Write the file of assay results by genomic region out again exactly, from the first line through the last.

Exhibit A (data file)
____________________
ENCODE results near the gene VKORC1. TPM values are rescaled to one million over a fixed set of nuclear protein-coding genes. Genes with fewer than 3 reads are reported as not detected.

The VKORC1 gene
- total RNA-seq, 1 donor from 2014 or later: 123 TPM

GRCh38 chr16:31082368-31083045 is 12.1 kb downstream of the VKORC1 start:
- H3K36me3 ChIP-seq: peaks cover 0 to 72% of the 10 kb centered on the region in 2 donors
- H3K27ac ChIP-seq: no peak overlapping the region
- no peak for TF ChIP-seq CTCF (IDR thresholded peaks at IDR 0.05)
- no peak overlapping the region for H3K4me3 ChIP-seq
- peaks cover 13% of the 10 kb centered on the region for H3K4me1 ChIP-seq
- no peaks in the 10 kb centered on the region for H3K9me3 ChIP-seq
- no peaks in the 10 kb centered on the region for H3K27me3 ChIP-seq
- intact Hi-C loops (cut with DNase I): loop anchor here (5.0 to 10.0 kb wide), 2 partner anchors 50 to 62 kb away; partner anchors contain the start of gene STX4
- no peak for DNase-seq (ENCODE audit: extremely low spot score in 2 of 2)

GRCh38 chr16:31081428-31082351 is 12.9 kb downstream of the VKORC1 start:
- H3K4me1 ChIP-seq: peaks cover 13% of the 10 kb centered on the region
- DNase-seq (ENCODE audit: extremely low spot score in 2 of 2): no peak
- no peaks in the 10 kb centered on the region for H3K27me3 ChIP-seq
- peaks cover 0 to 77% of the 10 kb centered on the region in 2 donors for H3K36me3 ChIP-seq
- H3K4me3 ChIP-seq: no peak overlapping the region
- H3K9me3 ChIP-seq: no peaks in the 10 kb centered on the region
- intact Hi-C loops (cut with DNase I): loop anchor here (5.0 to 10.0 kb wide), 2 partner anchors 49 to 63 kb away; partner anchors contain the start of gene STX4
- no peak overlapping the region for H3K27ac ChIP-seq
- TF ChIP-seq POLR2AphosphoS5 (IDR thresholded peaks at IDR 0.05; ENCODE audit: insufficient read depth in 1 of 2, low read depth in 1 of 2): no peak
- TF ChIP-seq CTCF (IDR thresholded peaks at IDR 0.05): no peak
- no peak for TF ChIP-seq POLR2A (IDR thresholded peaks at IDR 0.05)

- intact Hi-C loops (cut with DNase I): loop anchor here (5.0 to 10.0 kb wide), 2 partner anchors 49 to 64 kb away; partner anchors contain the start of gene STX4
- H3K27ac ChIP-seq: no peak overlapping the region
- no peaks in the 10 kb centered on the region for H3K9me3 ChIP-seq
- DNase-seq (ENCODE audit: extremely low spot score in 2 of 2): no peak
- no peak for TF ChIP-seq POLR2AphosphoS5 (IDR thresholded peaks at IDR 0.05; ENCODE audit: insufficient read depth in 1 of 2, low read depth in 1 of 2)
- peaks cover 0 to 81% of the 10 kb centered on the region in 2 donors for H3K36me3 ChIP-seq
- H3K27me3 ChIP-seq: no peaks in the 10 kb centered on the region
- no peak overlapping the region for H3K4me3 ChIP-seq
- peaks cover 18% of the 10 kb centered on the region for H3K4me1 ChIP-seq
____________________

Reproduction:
ENCODE results near the gene VKORC1. TPM values are rescaled to one million over a fixed set of nuclear protein-coding genes. Genes with fewer than 3 reads are reported as not detected.

The VKORC1 gene
- total RNA-seq, 1 donor from 2014 or later: 123 TPM

GRCh38 chr16:31082368-31083045 is 12.1 kb downstream of the VKORC1 start:
- H3K36me3 ChIP-seq: peaks cover 0 to 72% of the 10 kb centered on the region in 2 donors
- H3K27ac ChIP-seq: no peak overlapping the region
- no peak for TF ChIP-seq CTCF (IDR thresholded peaks at IDR 0.05)
- no peak overlapping the region for H3K4me3 ChIP-seq
- peaks cover 13% of the 10 kb centered on the region for H3K4me1 ChIP-seq
- no peaks in the 10 kb centered on the region for H3K9me3 ChIP-seq
- no peaks in the 10 kb centered on the region for H3K27me3 ChIP-seq
- intact Hi-C loops (cut with DNase I): loop anchor here (5.0 to 10.0 kb wide), 2 partner anchors 50 to 62 kb away; partner anchors contain the start of gene STX4
- no peak for DNase-seq (ENCODE audit: extremely low spot score in 2 of 2)

GRCh38 chr16:31081428-31082351 is 12.9 kb downstream of the VKORC1 start:
- H3K4me1 ChIP-seq: peaks cover 13% of the 10 kb centered on the region
- DNase-seq (ENCODE audit: extremely low spot score in 2 of 2): no peak
- no peaks in the 10 kb centered on the region for H3K27me3 ChIP-seq
- peaks cover 0 to 77% of the 10 kb centered on the region in 2 donors for H3K36me3 ChIP-seq
- H3K4me3 ChIP-seq: no peak overlapping the region
- H3K9me3 ChIP-seq: no peaks in the 10 kb centered on the region
- intact Hi-C loops (cut with DNase I): loop anchor here (5.0 to 10.0 kb wide), 2 partner anchors 49 to 63 kb away; partner anchors contain the start of gene STX4
- no peak overlapping the region for H3K27ac ChIP-seq
- TF ChIP-seq POLR2AphosphoS5 (IDR thresholded peaks at IDR 0.05; ENCODE audit: insufficient read depth in 1 of 2, low read depth in 1 of 2): no peak
- TF ChIP-seq CTCF (IDR thresholded peaks at IDR 0.05): no peak
- no peak for TF ChIP-seq POLR2A (IDR thresholded peaks at IDR 0.05)

- intact Hi-C loops (cut with DNase I): loop anchor here (5.0 to 10.0 kb wide), 2 partner anchors 49 to 64 kb away; partner anchors contain the start of gene STX4
- H3K27ac ChIP-seq: no peak overlapping the region
- no peaks in the 10 kb centered on the region for H3K9me3 ChIP-seq
- DNase-seq (ENCODE audit: extremely low spot score in 2 of 2): no peak
- no peak for TF ChIP-seq POLR2AphosphoS5 (IDR thresholded peaks at IDR 0.05; ENCODE audit: insufficient read depth in 1 of 2, low read depth in 1 of 2)
- peaks cover 0 to 81% of the 10 kb centered on the region in 2 donors for H3K36me3 ChIP-seq
- H3K27me3 ChIP-seq: no peaks in the 10 kb centered on the region
- no peak overlapping the region for H3K4me3 ChIP-seq
- peaks cover 18% of the 10 kb centered on the region for H3K4me1 ChIP-seq